According to the AZT, many senior citizens at one point give up driving and willingly hand in their driver's licenses. But once they become pedestrians or cyclists, more danger is looming: two thirds of all senior citizens who die in accidents are not the cause of the accident but the victim. In comparison, younger drivers are victims only in one third of the cases; in two thirds of the cases, they have caused the accident. 

For senior citizens even the smallest changes to traffic infrastructure could have a big effect: more seating and rest areas for pedestrians, longer traffic light sequences or lower speeds on escalators could all make the lives of older people more secure.

Safer driving for longer: Solutions for the technology of the car

Innovative vehicle technologies ("driver assistance systems") can facilitate driving for older people in particular and thus enable people to drive safely for longer. The AZT supports the development of innovative driver assistance systems through regularly analyzing their effectiveness and accident research.

Four driver assistance systems, which are still being developed, were analyzed: “Active Break Assist”, “Intersection Assistance”, “Safety for Pedestrians and Cyclists” and “Integrated Lateral Controller”. Lauterwasser looks to the future: "If everyone were equipped with four of the systems currently in development, around half of all accidents with bodily injuries could be avoided or their effects could be reduced." When developing driver assistance systems, special attention must be paid to making them easy to use, such as making the display easy to read. Otherwise they will not be accepted by senior citizens.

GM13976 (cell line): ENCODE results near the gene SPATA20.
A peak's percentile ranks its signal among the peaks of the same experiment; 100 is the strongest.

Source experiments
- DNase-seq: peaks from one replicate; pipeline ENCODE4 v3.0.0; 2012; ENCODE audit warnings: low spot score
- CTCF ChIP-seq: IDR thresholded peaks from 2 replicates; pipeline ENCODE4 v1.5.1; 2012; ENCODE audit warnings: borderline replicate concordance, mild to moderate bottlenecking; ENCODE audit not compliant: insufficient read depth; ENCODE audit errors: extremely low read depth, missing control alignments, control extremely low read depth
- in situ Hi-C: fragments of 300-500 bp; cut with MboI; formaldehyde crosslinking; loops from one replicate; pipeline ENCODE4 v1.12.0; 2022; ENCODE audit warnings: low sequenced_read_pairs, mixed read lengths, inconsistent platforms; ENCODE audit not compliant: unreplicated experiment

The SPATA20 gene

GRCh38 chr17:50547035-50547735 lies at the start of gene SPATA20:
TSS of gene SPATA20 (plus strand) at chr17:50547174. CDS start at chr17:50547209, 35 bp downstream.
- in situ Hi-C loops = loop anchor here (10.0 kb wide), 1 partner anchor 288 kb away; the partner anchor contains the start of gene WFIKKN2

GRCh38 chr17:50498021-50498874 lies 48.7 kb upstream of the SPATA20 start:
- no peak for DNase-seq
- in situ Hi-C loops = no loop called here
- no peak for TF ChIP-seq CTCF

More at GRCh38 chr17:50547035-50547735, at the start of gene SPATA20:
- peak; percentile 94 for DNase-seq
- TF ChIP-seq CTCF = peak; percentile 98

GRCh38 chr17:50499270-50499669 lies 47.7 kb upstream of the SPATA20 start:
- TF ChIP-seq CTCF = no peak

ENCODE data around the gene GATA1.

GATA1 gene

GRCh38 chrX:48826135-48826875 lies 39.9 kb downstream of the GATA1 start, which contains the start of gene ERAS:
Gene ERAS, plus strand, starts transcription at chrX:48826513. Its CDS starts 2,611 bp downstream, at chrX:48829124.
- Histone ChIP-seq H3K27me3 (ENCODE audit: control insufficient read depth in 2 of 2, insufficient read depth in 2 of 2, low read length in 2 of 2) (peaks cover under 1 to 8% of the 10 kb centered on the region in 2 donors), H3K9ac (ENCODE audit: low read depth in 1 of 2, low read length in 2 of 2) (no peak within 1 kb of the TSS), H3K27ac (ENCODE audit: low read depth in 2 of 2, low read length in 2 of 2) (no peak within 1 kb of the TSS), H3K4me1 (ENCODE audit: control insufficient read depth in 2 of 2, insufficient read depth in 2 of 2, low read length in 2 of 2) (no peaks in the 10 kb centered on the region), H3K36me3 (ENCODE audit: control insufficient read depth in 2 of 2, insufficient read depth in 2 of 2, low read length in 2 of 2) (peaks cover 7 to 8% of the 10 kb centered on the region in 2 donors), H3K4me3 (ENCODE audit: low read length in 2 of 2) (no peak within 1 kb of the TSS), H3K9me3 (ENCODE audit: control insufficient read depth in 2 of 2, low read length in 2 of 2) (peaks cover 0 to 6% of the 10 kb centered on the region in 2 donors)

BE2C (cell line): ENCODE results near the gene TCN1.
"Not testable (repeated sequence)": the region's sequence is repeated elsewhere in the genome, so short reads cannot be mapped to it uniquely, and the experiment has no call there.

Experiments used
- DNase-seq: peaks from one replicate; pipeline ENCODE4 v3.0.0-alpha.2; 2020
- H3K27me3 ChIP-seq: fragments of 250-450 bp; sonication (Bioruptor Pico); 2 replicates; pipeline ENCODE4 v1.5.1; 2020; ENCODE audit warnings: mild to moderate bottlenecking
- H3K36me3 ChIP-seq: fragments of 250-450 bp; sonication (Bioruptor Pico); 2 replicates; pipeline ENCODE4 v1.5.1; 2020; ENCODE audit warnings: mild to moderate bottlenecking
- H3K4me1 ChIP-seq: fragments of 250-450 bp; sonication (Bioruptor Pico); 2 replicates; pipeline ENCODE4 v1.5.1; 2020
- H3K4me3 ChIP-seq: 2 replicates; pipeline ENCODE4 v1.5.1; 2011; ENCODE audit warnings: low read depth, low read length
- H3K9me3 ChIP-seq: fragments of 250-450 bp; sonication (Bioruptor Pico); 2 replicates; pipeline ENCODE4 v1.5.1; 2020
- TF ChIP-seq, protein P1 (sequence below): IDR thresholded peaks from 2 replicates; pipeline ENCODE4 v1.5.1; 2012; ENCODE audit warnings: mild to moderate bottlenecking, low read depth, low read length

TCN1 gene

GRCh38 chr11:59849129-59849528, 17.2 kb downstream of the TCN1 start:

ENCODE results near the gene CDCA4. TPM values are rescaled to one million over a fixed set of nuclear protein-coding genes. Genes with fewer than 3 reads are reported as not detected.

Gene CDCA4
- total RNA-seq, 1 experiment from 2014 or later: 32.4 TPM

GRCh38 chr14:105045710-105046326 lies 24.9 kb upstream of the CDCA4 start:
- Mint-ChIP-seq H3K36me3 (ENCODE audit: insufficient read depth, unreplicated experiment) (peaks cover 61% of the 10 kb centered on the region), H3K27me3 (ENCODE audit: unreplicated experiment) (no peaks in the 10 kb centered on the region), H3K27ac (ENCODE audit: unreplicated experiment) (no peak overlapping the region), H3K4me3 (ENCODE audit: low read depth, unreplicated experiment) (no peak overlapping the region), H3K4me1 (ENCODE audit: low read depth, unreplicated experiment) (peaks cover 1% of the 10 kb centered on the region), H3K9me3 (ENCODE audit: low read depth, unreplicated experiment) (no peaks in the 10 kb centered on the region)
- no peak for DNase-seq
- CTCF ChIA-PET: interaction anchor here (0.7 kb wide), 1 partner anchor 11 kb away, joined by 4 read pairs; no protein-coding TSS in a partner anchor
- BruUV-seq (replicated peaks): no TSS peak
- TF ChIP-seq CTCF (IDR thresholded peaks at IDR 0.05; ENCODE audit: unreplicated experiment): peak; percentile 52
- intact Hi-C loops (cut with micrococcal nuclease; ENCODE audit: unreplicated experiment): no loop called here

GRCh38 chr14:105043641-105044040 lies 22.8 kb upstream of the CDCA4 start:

Mobility in old age - an important factor of the quality of life

Mobility in old age means being able to take part in social activities and participate in society. This leads to greater satisfaction and ensures quality of life. According to the AZT study, the car meets the needs of senior citizens for individual mobility and is therefore their vehicle of choice: nearly two thirds of all distances were covered with a car.

Many countries are responding to the increasing number of older people on the road by introducing strict requirements, such as temporary drivers' licenses which can only be extended after a medical check-up. However, the accident researchers of the AZT reject obligatory eyesight and health tests. "Optional tests are of course recommendable," says Lauterwasser. "But we do not see old age in itself as enough reason to limit people's right to a driver's license."

Already today traffic is especially dangerous for the very young and old people. Mobility concepts of tomorrow must make sure that traffic remains manageable in the mega-cities – for all age groups. "In an aging society the needs of old people must be given greater attention. In light of the demographic challenge all of society must cooperate in order to ensure safe mobility for all," contends Brigitte Miksa.

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Claudia Mohr-Calliet
Allianz SE
Phone +49.89.3800-18797
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Katerina Piro
Allianz SE
Phone +49.89.3800-16048